Conscious Process – Unconscious Change
My approach presently consists of observing my students’ personal point of view on dance, the way they approach their goals, the quality of their conceptual understanding and their ability to test this understanding in class. This style of teaching allows the students space for a lot of personal investigation and stays focused on results as one would a task.
Class time needs a frame of reference and guidelines that require full investment on the part of the dancers, but beyond this lies a lot of freedom. This is very important as it determines whether students will be able to observe their own patterns of mind and body -- their own approach to dance. This is the pivotal “why am I here?” place. My job is to find and ask the questions they are not asking themselves and to put them in situations that challenge their assumptions and perceptions.
As a teacher I am prepared to investigate and question all my previous concepts concerning dance technique. To “contextualize” a step or a phrase becomes my most important principle. This requires that we dance in relationship to what is happening in the moment and to commit ourselves to asking some simple questions in relationship to the form: “What is happening right now?” “Where am I falling?” (Bernstein - Space) “Am I succeeding?” Asking these questions promotes an awareness that has a quality, a brilliance, and a speed (Bernstein - Muscular-Articular) of mind that can be translated into the body but it first needs to grow from a devoted, calm place (Bernstein - Tone). Often, the simple act of looking attentively, positively, and calmly (i.e. of staying open) for an outcome can, by itself, fix sixty percent of any present and future problems. This calm awareness also allows a dancer to be unattached to a particular style, and to be capable of better discriminating between different choreographers’ styles.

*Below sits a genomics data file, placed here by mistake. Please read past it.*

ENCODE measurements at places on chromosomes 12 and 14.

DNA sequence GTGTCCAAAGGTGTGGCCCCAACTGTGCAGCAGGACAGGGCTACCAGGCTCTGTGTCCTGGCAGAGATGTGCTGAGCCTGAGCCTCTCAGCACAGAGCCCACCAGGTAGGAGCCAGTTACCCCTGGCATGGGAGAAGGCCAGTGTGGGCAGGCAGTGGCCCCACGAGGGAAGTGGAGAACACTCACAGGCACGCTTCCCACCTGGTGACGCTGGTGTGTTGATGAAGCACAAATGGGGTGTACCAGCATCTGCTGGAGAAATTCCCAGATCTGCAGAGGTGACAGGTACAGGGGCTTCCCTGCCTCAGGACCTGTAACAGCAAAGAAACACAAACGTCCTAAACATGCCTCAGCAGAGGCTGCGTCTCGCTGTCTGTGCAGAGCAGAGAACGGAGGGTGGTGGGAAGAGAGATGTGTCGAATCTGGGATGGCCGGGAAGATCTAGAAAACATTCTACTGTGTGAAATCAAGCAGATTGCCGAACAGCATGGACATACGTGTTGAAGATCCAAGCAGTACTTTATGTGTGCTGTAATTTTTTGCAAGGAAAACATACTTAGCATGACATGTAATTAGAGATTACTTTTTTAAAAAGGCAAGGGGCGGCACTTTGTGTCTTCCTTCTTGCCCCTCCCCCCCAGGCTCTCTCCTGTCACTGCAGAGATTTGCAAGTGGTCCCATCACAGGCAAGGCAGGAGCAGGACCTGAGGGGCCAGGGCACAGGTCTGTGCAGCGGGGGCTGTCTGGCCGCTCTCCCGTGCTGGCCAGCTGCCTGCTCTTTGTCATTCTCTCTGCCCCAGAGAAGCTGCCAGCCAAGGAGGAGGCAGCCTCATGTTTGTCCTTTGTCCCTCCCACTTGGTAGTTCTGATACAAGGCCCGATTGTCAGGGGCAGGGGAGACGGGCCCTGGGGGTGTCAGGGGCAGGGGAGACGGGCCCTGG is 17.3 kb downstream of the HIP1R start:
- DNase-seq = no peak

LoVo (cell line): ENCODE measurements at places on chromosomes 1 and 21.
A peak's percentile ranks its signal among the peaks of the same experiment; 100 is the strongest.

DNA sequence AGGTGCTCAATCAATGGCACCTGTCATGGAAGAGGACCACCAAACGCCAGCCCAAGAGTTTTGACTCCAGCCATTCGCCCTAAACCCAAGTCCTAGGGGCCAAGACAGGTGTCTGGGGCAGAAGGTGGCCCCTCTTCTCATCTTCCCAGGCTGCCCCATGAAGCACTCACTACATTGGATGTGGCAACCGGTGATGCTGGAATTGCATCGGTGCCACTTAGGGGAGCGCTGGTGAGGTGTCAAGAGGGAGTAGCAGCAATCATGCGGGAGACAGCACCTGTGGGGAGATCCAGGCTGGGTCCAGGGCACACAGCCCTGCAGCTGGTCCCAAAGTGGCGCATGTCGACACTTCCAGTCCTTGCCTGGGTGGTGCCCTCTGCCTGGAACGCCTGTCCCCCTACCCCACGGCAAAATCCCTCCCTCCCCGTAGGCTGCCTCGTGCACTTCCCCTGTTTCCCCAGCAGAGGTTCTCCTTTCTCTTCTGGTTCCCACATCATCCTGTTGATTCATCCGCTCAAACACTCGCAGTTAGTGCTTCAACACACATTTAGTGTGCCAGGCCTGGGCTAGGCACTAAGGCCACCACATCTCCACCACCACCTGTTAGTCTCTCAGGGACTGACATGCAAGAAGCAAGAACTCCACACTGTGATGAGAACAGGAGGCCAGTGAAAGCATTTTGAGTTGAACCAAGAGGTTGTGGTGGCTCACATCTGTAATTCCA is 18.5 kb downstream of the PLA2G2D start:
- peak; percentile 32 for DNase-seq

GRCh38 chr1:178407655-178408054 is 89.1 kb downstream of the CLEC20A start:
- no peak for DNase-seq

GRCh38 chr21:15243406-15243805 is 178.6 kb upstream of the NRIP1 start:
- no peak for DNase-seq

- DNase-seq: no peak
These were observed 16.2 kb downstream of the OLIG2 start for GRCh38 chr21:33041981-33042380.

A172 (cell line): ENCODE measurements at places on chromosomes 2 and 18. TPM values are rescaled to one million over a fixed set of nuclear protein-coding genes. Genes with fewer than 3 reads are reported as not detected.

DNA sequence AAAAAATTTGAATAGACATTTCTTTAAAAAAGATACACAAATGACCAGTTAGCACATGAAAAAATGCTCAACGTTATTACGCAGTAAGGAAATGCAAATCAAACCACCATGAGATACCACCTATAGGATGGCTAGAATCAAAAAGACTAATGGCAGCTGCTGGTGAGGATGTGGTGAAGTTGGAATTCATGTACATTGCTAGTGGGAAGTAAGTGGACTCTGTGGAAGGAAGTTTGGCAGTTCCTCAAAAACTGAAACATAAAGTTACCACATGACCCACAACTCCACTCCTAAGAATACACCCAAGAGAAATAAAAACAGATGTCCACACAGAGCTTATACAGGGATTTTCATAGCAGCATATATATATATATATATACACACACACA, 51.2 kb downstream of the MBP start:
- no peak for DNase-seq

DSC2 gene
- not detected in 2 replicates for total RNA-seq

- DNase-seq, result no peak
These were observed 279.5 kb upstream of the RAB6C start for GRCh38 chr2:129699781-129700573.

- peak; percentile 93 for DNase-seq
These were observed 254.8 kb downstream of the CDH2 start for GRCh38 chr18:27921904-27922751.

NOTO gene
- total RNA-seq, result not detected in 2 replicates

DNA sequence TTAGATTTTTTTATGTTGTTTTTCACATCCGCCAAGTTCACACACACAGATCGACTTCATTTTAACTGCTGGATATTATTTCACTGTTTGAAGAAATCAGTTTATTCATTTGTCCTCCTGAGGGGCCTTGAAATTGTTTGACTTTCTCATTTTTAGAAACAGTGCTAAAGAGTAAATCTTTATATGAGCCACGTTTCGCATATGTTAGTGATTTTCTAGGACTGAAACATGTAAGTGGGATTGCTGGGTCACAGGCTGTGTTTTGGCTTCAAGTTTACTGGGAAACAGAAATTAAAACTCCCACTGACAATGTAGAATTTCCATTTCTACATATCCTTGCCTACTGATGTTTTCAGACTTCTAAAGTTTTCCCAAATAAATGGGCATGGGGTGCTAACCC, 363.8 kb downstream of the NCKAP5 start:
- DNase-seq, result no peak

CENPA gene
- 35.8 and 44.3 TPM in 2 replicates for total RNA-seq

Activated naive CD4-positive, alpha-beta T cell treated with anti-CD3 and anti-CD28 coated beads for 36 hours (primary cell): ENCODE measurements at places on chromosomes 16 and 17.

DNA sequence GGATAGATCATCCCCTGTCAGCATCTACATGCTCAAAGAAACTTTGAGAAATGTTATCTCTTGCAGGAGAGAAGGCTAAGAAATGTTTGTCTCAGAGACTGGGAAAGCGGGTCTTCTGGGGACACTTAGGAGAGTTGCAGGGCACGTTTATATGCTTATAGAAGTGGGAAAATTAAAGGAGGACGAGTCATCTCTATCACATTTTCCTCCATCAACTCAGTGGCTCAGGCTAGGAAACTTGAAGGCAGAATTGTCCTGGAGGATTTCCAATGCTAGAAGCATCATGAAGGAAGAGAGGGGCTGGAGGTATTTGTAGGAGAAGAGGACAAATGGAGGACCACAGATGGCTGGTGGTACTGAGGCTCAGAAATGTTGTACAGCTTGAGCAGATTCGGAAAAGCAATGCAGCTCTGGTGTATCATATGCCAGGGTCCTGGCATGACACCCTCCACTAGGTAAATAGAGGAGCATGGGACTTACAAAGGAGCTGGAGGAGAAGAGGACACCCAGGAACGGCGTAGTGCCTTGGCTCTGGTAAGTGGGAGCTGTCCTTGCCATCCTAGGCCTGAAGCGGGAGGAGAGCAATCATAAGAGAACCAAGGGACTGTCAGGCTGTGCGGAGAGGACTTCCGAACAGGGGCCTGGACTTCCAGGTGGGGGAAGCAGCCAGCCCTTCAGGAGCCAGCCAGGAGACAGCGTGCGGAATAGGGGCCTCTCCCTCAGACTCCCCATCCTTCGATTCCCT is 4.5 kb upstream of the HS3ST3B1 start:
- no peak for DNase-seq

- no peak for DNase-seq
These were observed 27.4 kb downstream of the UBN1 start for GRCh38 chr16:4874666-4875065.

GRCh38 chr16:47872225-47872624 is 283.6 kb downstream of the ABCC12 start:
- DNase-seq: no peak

As for the rest of what can go wrong, I connect with each individual in the class by:
a) The use of exercises that point to the relationship between everyday movement and more technical ones, (Bernstein – Task)
b) The use of imagery, anatomical or otherwise, and
c) The use of “hands on” work to learn of a dancer’s tone and use, and to pass on subtle re-direction.
From Patriarchy to Feminism
As a teacher I live to make available the tools needed to embody the “joy and passion” of our craft but I am very aware that this goal cannot be attained without my entering the class already acknowledging the patriarchal pressures often embedded in my favorite form. I believe that the only way to teach ballet in an integrated department is through the awareness of its connectedness as a whole to the rest of the dance field, the university as a whole and society. Feminist/Buddhist writer Bell Hooks guides me when she writes: “To truly love we must learn to mix various ingredients - care, affection, recognition, respect, commitment and trust as well as open and honest communication.” I continue to work on supporting my teaching through these principles on a daily basis and trust that this approach will give my students an opportunity of “knowing life through dance.”